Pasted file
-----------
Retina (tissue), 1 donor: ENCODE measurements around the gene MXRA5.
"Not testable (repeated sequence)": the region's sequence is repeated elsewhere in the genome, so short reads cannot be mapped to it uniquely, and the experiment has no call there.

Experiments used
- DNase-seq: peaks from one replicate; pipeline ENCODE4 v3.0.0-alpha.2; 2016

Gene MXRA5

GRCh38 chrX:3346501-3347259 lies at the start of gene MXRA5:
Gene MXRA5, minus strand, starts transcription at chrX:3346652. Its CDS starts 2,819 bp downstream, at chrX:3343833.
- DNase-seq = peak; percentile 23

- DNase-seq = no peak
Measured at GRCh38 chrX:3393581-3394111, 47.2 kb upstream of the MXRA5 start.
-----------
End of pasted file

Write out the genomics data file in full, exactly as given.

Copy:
Retina (tissue), 1 donor: ENCODE measurements around the gene MXRA5.
"Not testable (repeated sequence)": the region's sequence is repeated elsewhere in the genome, so short reads cannot be mapped to it uniquely, and the experiment has no call there.

Experiments used
- DNase-seq: peaks from one replicate; pipeline ENCODE4 v3.0.0-alpha.2; 2016

Gene MXRA5

GRCh38 chrX:3346501-3347259 lies at the start of gene MXRA5:
Gene MXRA5, minus strand, starts transcription at chrX:3346652. Its CDS starts 2,819 bp downstream, at chrX:3343833.
- DNase-seq = peak; percentile 23

- DNase-seq = no peak
Measured at GRCh38 chrX:3393581-3394111, 47.2 kb upstream of the MXRA5 start.